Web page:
The sky above Mount Arthur mine in Muswellbrook glows orange after a blast that went wrong. Photo: Supplied
A toxic fume from a blast at the Mount Arthur mine in the Upper Hunter turned the sky bright orange and prompted demands for a much stronger response from environmental regulators.
Ammonium nitrate and fuel oil were detonated at the mine near Muswellbrook on Wednesday afternoon, causing poisonous fumes containing nitrogen dioxide to spread several kilometres from the site.
Workers in the Muswellbrook industrial area said there were no warnings about the toxic cloud, which left people with sore throats.
The blast led to an apology from BHP Billiton.
Mine workers were told yesterday that the ammonium nitrate and fuel oil were in the ground for 21 days, seven days longer than the recommended time in which blast material should be detonated.
The Environment Protection Authority is investigating the blast, including the length of time the materials were left in the ground.
Mine workers told the Newcastle Herald that blast material, boosters and detonators are left to "sleep" in the ground for longer than the recommended 14 days because of weather conditions.
Blasts can also be delayed for production reasons.
A blast technician from another mine told the Herald that ammonium nitrate and fuel oil, the most commonly used blast materials in the Hunter, were highly susceptible to water contamination.
The dark orange colour of the fume meant the whole "shot" was likely to have been contaminated, he said.
Muswellbrook mayor Martin Rush said the community would find the incident disturbing.
Cr Rush and NSW Nature Conservation Council chief executive Pepe Clarke said the botched blast, less than three months after Mount Arthur was fined for blasting incidents in October last year, showed the company had a "serious culture problem" and was "cutting corners" and risking people's health.
"Given a risk assessment requires a consideration of both likelihood and consequence, and given the probability of a wind change and the heavy consequences arising from a population exposed to fumes, the risk must have been considered to be high," Cr Rush said.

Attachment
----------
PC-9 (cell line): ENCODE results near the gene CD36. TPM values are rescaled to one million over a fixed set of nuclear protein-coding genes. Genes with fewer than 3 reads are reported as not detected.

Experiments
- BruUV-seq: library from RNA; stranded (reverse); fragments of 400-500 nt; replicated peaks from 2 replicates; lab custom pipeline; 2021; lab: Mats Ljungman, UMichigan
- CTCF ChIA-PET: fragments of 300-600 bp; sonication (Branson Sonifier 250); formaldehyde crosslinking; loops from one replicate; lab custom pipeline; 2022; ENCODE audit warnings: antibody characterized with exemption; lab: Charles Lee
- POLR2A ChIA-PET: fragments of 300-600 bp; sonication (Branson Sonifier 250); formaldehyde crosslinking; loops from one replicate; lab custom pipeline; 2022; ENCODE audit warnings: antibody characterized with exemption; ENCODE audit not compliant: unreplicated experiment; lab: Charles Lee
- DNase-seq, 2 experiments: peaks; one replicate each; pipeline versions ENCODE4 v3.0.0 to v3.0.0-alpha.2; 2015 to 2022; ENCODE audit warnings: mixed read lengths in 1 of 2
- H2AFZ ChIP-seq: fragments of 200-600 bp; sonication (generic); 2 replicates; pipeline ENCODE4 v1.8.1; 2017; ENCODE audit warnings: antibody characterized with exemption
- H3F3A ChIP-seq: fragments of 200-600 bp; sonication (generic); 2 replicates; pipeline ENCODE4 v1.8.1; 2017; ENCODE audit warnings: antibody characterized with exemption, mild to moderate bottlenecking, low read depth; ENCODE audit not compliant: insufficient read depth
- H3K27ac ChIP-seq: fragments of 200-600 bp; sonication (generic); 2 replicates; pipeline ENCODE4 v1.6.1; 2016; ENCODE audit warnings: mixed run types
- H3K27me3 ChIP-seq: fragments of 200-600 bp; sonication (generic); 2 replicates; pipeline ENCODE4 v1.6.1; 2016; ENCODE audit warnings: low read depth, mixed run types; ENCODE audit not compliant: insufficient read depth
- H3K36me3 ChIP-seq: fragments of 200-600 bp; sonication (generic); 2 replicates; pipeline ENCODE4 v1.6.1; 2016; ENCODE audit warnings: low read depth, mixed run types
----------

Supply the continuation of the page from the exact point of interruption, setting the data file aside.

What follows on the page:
"The fact that the blast proceeded will leave people with the impression the company put profit before people.
"The community will also find it disturbing that the company has offered up excuses in circumstances where zero tolerance conditions were operating, supposedly to ensure health and safety."
Muswellbrook Council could seek independent monitoring of each blast at the mine site.
"It may be necessary for council to ask the Planning Assessment Commission to consider imposing conditions requiring an independent assessment of each blast if BHP can't ensure the community's safety," he said.
Mr Clarke said it was a serious concern that a large mine such as Mount Arthur was managing its blast activities so poorly.
"It's clear the $1500 fine imposed less than three months ago is completely inadequate to deter blasts of this kind and irresponsible conduct by this company," he said.
"The company knows perfectly well how to reduce their polluting blast incidents but they continue to cut corners.
"Exposure to high levels of nitrogen dioxide blast gases can cause severe harm."
Of particular concern was the lack of research available about pollutants within blast fumes, Mr Clarke said.
The Queensland Department of Natural Resources and Mines notes that "any atmosphere in which nitrogen dioxide is noticeable by smell, irritation and colour should be regarded as potentially dangerous".
The department's website notes a 2006 Hunter Valley study was the first in the world to study pollutants within blast fumes.
An 18-month Queensland study is investigating fumes.
EPA north branch director Gary Davey said it could take "regulatory action" against the company.
Mount Arthur Coal issued an apology, saying it took its environmental and community obligations very seriously.
NSW Energy Coal Asset president Peter Sharpe said the blast was timed to ensure that wind conditions would prevent any fumes from drifting off site.
"However, due to a change in conditions immediately after the blast, some fumes did travel towards the industrial area," he said.